Driving Question: How can we use evolution and computer programming to solve complex problems?
Credits: Biology & Computer Science
Overview: In the GAhhh! Learning Lab, learners will embark on a journey into the fascinating world of computational optimization and problem-solving inspired by the principles of natural selection and evolution. Genetic algorithms (GAs) are powerful tools used to tackle complex and diverse challenges in various fields, from artificial intelligence and machine learning to biology and engineering.
Throughout this lab, learners will delve into the fundamental concepts, techniques, and applications of genetic algorithms. They will learn how to encode solutions, create populations, apply selection, crossover, and mutation, and evolve increasingly efficient solutions through multiple generations.
By the end of the course, they will be equipped with the knowledge and skills to design, implement, and fine-tune genetic algorithms to find solutions to real-world problems.
Feeding the Future LeLab
Driving Question: How can technology respond to the changing environment to ensure a nutritious food supply into the future?
Credits: Biology & Humanities
Overview: Guided by the United Nations Sustainable Development Goals (2 Zero Hunger & 13 Climate Action) learners will investigate the options, challenges, and technologies that are being developed and incorporated in the international food system.
They will also be joining the Duke of Edinburgh International Award - Bronze Level to receive an internationally recognizable certification for their efforts. Learners will have the opportunity to examine traditional farming practices, emerging Agri-Tech and cutting-edge vertical farms, and other technological indoor farming techniques.
As climate changes and population grows and distribution alters how do we provide food security and look after our fragile planet? Learners will grow food at VERSO using microgreen sprouters, an indoor hydroponic system, and an outdoor hydroponic system.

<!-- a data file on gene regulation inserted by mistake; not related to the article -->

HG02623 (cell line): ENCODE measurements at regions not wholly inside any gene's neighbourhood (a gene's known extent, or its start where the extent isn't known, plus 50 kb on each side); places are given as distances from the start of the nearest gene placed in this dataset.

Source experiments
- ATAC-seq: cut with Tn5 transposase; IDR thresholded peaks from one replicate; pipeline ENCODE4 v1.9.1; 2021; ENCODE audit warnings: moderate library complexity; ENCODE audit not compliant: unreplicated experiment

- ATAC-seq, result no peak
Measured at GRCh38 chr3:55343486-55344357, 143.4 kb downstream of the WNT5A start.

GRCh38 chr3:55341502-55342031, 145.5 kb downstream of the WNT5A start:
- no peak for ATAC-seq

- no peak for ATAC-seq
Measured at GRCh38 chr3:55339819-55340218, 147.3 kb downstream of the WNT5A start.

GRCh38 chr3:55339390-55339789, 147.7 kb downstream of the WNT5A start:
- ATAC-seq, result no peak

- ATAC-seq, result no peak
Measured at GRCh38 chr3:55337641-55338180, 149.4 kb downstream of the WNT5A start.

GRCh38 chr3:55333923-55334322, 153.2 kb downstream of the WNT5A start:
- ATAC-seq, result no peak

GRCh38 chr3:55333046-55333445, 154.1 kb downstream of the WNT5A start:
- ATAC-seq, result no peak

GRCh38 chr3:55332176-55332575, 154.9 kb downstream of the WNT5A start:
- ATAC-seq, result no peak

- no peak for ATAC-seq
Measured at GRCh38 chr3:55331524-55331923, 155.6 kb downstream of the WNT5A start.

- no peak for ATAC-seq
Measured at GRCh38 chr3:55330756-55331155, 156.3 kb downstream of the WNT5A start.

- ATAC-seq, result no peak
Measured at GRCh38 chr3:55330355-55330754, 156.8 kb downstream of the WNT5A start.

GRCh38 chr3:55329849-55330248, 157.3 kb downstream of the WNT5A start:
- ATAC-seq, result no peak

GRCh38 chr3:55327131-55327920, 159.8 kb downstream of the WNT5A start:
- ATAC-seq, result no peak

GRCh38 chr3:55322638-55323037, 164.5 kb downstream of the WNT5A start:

Push The Limits Le Lab
Driving Question: How can we measure, push, and continuously expand our physical and mental limits?
Credits: Physical Education | Whole credit
Overview: Learners will explore new physical and mental challenges through authentic experiences every week on and off campus. Activities learners will participate on Beyond the Wall trips or led by guest speakers include obstacle course training, climbing, taekwondo, and dancing.
The Lab starts off with exploring different anatomy of the body and systems such as the musculoskeletal, respiratory, and nervous systems. Coupled with biological and social psychology concepts, learners develop insights into what motivates them and learn what techniques will help them push towards continued progress toward individual/team goals. They will also be joining the Duke of Edinburgh International Award - Bronze Level to receive an internationally recognizable certification for their efforts.
Beyond The Walls
Last week learners had fun assessing their physical limits by completing physical challenges and obstacle courses at the Movement Playground for strength training. They have been familiarizing themselves with the obstacle courses and learning more about the muscle groups used for different exercises.
This week learners from both “Push the Limits” and “Feed the Future” took part in a Taekwondo workshop to support them in meeting the physical and mental demands of completing the International Award Expedition.
Nikon Gormley, Taekwondo coach, shared his experiences on how to increase physical and mental sports performance, through his background in Taekwondo working alongside Sports Psychologists. He emphasized the importance of recognizing performance interferences that are unique and different to everyone, and how athletes could perform to maximum physical limits by eliminating interferences. They learned that we all have the potential to continuously improve our performances. In the second half of the workshop, Nikon and his assistant coaches trained our learners in Taekwondo fundamentals such as kicks.
In Q2, learners will focus on exploring and answering “How can I effectively communicate arguments and design a data collection process to answer my research question?”. They will dive into debates and hone their skills in writing argumentative essays and research papers. Additionally, they'll begin formulating an action plan in preparation for Phase 2 of their VERTEX project in the subsequent semester.